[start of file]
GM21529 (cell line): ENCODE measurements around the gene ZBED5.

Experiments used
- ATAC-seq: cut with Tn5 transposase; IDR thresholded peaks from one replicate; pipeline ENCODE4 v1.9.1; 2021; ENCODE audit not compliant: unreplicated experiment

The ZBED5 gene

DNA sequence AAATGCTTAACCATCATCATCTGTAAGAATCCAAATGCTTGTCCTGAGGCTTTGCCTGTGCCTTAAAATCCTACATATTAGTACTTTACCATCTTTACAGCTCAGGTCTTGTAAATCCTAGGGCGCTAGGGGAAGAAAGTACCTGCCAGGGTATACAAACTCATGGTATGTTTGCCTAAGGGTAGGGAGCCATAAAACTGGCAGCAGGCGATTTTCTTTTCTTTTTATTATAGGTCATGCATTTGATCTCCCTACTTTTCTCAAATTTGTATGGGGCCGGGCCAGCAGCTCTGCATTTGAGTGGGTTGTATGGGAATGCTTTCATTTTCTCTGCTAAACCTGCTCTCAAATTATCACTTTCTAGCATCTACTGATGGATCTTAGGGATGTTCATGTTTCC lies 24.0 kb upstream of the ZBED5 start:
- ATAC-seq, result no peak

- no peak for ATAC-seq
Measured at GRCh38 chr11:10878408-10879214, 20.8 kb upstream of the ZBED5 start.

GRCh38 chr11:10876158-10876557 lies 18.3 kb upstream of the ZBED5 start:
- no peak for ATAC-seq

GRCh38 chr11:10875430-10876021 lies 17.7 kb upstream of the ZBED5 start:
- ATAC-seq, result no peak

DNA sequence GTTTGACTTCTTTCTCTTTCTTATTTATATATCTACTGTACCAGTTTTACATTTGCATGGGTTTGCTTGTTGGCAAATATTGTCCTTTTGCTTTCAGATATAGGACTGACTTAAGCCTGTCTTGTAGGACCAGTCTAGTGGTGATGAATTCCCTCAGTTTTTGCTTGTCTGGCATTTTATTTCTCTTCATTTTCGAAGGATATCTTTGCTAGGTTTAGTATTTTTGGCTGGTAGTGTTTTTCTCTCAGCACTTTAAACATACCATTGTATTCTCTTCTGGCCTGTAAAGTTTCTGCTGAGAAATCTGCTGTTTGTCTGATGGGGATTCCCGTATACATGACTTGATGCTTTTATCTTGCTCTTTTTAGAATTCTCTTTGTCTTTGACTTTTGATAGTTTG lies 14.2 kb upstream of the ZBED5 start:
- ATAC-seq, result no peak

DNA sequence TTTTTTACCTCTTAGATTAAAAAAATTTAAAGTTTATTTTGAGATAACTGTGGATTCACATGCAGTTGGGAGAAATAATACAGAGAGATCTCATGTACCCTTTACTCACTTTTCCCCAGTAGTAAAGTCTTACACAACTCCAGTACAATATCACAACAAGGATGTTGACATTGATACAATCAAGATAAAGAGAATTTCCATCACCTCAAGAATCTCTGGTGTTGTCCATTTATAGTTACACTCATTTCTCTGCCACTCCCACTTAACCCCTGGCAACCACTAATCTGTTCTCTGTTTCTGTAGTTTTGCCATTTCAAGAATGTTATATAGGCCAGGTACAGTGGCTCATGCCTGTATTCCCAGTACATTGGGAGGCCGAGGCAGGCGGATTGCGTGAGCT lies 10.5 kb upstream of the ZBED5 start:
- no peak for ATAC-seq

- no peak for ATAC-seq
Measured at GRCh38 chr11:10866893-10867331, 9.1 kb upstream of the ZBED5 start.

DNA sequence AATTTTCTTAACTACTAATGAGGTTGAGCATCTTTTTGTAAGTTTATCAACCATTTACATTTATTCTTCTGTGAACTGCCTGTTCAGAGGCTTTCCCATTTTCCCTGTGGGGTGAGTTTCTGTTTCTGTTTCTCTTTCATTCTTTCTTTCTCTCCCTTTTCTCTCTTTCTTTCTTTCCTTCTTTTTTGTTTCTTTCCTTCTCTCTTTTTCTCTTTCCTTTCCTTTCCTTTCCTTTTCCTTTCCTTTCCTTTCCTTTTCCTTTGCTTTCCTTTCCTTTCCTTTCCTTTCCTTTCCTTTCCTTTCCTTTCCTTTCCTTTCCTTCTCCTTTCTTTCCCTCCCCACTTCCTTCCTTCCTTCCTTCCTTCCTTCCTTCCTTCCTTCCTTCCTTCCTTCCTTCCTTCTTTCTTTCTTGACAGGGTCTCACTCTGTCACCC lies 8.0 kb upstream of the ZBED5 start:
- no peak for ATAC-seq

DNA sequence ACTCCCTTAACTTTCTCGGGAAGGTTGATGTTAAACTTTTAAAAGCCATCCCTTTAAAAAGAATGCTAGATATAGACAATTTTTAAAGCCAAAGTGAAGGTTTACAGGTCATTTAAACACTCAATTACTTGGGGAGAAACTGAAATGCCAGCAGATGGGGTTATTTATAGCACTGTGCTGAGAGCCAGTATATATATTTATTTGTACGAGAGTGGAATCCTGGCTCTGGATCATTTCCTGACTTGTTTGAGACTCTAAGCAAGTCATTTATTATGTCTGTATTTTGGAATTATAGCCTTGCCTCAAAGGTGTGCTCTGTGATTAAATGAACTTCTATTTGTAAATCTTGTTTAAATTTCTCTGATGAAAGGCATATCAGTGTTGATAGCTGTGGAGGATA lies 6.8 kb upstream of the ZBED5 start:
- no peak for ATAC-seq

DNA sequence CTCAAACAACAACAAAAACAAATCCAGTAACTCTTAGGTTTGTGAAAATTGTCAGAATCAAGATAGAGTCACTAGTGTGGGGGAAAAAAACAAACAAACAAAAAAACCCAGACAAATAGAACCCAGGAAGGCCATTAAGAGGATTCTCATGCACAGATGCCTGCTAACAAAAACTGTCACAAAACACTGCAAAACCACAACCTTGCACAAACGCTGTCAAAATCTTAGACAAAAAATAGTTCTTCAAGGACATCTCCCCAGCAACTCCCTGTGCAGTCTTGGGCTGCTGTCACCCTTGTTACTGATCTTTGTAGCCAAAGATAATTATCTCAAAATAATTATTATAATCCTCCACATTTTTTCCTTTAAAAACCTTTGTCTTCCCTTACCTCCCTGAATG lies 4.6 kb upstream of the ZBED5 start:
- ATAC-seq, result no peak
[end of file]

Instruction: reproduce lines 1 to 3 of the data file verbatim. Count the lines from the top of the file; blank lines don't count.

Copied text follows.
GM21529 (cell line): ENCODE measurements around the gene ZBED5.

Experiments used
- ATAC-seq: cut with Tn5 transposase; IDR thresholded peaks from one replicate; pipeline ENCODE4 v1.9.1; 2021; ENCODE audit not compliant: unreplicated experiment